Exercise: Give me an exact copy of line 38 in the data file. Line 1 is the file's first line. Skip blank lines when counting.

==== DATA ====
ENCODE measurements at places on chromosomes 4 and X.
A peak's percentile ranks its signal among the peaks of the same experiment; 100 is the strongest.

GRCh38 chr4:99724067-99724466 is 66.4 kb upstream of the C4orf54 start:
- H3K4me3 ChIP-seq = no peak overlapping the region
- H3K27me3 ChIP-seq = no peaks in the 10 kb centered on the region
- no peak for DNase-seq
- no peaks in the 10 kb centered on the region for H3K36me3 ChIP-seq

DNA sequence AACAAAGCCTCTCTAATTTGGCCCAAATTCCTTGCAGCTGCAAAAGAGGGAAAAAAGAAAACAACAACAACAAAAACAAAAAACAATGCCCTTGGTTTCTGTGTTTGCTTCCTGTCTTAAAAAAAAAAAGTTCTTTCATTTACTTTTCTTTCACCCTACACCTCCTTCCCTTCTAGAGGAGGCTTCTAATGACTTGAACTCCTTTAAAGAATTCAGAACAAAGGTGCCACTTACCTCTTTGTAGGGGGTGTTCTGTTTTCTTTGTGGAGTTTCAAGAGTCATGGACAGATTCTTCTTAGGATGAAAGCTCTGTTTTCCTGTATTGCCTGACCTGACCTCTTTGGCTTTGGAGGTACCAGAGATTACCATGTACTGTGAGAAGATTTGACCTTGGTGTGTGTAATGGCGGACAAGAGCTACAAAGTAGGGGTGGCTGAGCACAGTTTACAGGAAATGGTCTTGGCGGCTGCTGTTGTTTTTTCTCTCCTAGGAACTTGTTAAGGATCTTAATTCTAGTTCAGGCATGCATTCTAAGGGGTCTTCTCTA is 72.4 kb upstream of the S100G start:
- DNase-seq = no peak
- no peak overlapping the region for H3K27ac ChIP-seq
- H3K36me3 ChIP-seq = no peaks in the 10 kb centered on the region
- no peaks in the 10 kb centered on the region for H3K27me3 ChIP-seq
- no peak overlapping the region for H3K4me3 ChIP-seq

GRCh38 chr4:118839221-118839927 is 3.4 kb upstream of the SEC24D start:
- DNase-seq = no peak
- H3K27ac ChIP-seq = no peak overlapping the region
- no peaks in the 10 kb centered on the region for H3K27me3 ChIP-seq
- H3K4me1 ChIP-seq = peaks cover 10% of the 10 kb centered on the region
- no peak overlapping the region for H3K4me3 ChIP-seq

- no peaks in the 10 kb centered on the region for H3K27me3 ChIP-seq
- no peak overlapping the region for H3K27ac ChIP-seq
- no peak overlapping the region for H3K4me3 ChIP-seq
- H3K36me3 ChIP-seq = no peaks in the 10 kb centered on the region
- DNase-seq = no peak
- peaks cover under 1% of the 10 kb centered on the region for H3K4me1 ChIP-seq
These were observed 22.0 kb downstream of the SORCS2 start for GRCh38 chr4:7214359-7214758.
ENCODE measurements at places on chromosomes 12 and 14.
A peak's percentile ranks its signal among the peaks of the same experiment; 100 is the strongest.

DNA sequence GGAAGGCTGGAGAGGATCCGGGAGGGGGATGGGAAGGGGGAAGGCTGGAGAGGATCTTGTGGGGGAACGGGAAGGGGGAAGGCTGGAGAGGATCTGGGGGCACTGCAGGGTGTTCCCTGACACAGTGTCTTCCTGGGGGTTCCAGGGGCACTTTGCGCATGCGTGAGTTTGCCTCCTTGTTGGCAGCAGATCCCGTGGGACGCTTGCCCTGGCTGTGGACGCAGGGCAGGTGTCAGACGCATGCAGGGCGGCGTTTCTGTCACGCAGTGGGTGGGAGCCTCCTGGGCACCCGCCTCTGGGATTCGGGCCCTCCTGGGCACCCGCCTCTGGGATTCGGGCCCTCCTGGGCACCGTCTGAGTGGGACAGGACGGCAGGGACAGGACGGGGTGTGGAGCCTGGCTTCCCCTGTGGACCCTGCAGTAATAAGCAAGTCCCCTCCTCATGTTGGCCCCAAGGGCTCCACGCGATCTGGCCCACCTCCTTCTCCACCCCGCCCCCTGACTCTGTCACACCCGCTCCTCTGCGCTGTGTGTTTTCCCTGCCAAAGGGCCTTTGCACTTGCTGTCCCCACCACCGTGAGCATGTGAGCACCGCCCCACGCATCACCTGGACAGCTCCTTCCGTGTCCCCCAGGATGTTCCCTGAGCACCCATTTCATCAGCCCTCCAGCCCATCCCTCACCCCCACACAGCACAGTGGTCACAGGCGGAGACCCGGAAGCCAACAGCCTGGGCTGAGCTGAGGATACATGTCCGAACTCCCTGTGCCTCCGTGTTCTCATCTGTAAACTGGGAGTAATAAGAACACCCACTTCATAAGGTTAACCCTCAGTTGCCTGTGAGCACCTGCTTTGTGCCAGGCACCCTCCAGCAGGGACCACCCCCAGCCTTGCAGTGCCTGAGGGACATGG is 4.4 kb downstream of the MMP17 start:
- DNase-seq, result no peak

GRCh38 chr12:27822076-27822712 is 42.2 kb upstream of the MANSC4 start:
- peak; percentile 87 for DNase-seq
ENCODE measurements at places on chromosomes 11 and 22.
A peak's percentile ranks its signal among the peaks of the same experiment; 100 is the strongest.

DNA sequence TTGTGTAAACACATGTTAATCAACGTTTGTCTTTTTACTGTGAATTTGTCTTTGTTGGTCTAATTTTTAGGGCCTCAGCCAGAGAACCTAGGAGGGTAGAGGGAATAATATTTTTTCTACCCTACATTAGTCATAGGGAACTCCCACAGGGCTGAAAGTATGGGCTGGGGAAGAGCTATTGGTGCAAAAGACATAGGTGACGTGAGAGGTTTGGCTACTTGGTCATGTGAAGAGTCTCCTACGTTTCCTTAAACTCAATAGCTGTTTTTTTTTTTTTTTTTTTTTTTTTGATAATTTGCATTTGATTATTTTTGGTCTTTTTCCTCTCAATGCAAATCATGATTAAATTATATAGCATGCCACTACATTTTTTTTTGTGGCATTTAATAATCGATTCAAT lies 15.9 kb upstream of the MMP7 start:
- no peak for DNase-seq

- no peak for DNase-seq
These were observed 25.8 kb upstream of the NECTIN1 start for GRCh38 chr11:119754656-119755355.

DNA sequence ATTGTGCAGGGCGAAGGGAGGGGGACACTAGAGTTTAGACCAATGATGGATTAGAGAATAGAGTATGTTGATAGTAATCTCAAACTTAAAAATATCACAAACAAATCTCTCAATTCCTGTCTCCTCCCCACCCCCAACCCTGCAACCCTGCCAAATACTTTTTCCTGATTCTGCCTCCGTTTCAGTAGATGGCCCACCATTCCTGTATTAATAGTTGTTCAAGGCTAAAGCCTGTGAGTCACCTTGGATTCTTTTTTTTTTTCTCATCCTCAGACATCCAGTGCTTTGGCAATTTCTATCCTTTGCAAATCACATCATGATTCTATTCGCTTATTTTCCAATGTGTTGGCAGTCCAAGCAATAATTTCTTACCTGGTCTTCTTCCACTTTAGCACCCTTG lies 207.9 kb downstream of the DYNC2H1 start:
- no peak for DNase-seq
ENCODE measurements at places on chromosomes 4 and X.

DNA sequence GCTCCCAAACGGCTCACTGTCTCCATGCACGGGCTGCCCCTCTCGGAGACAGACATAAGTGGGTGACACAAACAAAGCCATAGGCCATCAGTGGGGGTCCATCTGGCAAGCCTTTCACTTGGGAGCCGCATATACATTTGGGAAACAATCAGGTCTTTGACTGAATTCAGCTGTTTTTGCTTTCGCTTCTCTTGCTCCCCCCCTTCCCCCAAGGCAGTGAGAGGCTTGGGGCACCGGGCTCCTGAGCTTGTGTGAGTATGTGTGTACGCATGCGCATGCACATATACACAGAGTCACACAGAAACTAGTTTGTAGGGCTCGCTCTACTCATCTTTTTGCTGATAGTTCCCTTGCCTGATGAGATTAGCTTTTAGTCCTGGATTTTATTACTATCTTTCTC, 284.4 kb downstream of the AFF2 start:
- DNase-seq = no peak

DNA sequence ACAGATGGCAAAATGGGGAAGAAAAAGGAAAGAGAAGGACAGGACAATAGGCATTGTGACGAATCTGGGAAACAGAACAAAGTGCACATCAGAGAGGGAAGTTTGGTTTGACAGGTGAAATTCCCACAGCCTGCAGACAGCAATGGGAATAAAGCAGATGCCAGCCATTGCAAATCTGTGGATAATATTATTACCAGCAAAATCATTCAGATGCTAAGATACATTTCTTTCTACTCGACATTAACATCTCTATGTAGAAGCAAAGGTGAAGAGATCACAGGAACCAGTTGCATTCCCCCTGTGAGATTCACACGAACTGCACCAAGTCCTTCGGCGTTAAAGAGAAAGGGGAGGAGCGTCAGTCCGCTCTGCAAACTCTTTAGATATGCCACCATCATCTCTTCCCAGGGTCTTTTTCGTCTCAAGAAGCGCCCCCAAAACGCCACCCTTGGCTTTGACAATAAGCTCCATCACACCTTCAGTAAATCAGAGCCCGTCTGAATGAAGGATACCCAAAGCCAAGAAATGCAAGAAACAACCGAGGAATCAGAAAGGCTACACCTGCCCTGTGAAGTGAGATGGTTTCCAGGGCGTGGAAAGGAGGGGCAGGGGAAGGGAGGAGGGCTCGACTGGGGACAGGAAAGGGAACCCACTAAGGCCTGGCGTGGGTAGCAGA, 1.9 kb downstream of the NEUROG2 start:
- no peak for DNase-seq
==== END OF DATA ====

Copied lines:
These were observed 25.8 kb upstream of the NECTIN1 start for GRCh38 chr11:119754656-119755355.